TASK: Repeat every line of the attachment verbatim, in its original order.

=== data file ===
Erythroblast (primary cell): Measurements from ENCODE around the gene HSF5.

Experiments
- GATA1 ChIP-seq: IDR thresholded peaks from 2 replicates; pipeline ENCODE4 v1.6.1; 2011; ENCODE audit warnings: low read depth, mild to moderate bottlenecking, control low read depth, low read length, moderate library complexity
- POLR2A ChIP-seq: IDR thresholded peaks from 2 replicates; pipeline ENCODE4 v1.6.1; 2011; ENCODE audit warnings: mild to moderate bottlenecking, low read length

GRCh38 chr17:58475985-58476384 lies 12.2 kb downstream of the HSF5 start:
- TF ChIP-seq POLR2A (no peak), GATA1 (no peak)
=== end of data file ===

Erythroblast (primary cell): Measurements from ENCODE around the gene HSF5.

Experiments
- GATA1 ChIP-seq: IDR thresholded peaks from 2 replicates; pipeline ENCODE4 v1.6.1; 2011; ENCODE audit warnings: low read depth, mild to moderate bottlenecking, control low read depth, low read length, moderate library complexity
- POLR2A ChIP-seq: IDR thresholded peaks from 2 replicates; pipeline ENCODE4 v1.6.1; 2011; ENCODE audit warnings: mild to moderate bottlenecking, low read length

GRCh38 chr17:58475985-58476384 lies 12.2 kb downstream of the HSF5 start:
- TF ChIP-seq POLR2A (no peak), GATA1 (no peak)